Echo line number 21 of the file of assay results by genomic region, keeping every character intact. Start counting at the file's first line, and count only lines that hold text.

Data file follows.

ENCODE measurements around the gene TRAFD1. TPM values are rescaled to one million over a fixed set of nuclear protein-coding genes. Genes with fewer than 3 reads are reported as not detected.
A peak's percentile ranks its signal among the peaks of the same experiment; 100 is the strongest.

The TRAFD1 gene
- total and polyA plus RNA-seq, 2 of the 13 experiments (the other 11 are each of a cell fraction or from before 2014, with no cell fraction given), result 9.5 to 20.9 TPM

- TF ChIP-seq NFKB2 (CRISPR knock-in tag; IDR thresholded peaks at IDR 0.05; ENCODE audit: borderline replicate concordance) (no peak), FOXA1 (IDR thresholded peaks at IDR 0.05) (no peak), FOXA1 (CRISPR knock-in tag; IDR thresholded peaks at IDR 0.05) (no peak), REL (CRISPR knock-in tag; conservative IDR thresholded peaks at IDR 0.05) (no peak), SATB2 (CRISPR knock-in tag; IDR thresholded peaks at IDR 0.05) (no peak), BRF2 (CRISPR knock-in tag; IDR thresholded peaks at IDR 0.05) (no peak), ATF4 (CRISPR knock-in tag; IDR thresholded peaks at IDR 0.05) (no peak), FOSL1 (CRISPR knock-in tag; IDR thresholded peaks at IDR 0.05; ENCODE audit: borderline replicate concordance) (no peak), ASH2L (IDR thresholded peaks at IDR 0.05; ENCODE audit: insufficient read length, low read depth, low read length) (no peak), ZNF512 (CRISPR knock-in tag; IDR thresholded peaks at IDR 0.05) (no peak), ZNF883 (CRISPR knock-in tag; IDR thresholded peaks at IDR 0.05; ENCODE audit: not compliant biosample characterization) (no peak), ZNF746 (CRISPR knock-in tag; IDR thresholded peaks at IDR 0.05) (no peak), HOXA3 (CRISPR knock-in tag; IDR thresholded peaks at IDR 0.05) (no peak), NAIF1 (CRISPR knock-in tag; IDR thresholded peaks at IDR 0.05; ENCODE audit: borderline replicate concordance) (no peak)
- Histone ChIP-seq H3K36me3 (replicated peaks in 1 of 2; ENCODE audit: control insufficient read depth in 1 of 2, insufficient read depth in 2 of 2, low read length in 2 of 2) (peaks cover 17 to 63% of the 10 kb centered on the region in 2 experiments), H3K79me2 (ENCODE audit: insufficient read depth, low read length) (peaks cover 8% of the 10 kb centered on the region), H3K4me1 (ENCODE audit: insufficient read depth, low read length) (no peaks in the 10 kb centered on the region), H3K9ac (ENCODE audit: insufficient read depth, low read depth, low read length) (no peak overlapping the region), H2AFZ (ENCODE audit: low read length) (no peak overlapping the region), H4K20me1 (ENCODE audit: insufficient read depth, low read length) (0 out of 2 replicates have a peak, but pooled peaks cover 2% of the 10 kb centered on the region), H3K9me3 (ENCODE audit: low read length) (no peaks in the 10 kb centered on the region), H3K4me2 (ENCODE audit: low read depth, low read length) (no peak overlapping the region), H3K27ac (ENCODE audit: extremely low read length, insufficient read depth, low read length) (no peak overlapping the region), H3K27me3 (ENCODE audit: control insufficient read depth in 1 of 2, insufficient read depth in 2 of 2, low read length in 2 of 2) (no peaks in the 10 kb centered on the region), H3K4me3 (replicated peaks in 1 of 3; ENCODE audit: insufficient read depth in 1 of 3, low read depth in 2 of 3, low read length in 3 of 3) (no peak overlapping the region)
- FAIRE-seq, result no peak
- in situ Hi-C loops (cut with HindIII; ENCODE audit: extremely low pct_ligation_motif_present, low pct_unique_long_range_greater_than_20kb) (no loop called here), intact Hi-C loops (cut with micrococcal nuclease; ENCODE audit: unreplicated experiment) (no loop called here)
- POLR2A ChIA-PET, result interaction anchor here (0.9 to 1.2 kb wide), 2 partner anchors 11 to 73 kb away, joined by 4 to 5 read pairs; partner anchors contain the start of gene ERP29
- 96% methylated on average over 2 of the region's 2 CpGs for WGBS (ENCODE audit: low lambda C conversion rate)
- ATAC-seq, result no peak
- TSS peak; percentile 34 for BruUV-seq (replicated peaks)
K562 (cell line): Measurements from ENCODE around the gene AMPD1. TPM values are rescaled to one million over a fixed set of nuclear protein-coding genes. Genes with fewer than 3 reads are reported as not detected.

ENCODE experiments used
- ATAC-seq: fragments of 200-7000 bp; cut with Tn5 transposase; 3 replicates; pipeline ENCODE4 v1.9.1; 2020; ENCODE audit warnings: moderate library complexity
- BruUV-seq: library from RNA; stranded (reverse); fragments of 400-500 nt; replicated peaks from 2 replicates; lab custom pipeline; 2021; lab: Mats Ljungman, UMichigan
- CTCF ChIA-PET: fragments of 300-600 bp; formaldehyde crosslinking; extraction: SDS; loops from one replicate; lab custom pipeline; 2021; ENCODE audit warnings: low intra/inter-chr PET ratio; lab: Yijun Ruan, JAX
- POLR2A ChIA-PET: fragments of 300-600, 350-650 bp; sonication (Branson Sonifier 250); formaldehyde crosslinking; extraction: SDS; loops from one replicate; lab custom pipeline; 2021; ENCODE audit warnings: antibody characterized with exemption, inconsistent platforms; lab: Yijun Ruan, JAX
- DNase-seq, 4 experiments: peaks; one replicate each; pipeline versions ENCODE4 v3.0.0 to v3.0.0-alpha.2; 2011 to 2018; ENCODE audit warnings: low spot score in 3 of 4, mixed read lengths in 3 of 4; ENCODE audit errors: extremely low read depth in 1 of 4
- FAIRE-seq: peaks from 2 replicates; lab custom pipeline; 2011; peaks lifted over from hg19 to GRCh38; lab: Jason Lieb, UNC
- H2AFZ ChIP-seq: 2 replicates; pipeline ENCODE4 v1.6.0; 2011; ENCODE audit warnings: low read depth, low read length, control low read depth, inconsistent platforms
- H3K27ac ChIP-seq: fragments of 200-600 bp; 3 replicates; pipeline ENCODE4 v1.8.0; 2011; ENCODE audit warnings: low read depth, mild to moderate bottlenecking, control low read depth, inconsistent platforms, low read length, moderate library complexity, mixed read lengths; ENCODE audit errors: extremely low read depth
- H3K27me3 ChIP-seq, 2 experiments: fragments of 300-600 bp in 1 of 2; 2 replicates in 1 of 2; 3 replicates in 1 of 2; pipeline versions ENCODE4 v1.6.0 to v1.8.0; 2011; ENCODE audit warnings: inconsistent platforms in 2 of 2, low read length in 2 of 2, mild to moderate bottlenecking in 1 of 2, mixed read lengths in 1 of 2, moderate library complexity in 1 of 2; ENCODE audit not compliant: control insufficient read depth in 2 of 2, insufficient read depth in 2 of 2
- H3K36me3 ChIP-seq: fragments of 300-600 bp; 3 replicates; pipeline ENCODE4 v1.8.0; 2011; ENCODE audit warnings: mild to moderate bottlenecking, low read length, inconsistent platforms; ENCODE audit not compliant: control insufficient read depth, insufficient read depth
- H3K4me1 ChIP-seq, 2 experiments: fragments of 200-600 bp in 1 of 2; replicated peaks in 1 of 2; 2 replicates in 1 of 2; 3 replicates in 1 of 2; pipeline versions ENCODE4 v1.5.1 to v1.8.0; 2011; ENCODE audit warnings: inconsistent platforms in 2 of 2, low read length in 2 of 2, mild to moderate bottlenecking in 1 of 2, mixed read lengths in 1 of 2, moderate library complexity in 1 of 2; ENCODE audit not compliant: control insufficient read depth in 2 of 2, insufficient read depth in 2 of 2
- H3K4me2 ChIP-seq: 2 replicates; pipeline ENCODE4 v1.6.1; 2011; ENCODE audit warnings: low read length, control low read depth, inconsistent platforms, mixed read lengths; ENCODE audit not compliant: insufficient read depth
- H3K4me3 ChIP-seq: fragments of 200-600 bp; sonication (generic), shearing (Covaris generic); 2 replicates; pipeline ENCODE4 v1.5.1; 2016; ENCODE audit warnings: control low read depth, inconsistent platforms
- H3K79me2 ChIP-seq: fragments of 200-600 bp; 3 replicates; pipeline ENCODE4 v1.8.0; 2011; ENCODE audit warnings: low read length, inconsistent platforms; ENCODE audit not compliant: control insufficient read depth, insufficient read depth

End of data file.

- H2AFZ ChIP-seq: 2 replicates; pipeline ENCODE4 v1.6.0; 2011; ENCODE audit warnings: low read depth, low read length, control low read depth, inconsistent platforms